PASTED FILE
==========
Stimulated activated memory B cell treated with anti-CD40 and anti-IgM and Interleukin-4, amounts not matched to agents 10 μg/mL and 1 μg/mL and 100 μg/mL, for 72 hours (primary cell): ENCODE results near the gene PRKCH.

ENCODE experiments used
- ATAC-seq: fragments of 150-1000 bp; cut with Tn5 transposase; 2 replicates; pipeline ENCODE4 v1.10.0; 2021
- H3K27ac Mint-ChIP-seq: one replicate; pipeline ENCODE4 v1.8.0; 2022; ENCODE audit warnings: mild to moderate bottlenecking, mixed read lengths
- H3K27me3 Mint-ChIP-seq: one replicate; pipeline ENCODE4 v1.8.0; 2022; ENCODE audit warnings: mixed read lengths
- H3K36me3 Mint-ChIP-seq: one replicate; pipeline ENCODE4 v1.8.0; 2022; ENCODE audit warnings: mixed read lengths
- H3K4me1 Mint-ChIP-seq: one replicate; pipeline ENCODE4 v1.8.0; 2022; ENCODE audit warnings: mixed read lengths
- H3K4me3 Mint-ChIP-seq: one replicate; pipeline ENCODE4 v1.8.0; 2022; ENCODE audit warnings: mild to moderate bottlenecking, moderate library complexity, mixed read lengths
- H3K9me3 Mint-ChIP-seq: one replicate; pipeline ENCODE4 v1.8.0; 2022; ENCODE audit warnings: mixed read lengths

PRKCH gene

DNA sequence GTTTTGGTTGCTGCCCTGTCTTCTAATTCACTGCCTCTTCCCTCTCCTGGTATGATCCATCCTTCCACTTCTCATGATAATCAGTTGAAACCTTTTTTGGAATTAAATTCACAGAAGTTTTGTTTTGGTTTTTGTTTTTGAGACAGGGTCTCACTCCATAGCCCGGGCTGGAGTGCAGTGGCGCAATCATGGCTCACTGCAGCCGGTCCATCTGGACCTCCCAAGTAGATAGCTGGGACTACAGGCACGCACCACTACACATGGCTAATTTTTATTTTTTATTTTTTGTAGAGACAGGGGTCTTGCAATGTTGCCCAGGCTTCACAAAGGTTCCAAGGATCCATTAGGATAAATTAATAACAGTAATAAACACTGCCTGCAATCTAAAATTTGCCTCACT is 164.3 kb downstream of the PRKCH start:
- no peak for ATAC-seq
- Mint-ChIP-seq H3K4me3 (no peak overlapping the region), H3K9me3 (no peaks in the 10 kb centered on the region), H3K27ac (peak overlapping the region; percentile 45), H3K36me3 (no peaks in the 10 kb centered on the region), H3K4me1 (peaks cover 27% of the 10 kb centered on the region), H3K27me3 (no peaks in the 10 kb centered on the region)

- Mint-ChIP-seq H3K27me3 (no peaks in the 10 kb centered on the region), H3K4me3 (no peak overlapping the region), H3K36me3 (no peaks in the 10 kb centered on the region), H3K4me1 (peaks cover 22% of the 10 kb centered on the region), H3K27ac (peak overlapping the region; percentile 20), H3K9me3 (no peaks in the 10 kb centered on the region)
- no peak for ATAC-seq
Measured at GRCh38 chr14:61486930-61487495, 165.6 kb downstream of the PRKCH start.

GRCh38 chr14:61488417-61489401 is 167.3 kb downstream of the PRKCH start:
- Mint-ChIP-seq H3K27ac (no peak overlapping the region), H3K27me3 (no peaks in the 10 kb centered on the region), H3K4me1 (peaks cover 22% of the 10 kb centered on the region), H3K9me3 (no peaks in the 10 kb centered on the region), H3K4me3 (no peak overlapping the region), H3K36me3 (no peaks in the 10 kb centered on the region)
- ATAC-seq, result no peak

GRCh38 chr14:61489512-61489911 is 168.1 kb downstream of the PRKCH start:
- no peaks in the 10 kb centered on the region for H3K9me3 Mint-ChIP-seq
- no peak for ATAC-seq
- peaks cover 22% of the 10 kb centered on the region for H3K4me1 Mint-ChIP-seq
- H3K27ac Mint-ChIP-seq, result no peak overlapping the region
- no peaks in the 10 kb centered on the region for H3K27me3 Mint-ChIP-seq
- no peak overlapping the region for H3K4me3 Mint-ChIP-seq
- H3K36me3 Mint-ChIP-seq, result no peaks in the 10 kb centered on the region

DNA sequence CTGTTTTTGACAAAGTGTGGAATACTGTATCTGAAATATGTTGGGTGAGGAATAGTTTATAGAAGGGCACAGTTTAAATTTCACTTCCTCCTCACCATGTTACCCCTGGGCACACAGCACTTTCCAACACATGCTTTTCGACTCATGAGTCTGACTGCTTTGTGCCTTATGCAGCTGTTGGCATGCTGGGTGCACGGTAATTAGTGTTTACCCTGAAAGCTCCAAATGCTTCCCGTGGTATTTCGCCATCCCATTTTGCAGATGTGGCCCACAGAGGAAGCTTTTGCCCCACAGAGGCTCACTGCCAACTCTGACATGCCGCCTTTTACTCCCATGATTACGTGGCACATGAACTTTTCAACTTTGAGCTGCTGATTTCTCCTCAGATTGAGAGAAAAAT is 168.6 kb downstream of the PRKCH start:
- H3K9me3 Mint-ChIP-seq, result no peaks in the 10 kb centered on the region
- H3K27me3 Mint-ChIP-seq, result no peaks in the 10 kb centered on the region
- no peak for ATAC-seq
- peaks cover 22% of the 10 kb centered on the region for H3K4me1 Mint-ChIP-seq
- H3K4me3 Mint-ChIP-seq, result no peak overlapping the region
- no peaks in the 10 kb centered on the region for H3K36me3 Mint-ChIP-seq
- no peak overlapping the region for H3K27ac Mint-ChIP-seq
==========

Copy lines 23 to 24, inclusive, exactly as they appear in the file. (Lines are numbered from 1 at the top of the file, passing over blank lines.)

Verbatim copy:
- peaks cover 22% of the 10 kb centered on the region for H3K4me1 Mint-ChIP-seq
- H3K27ac Mint-ChIP-seq, result no peak overlapping the region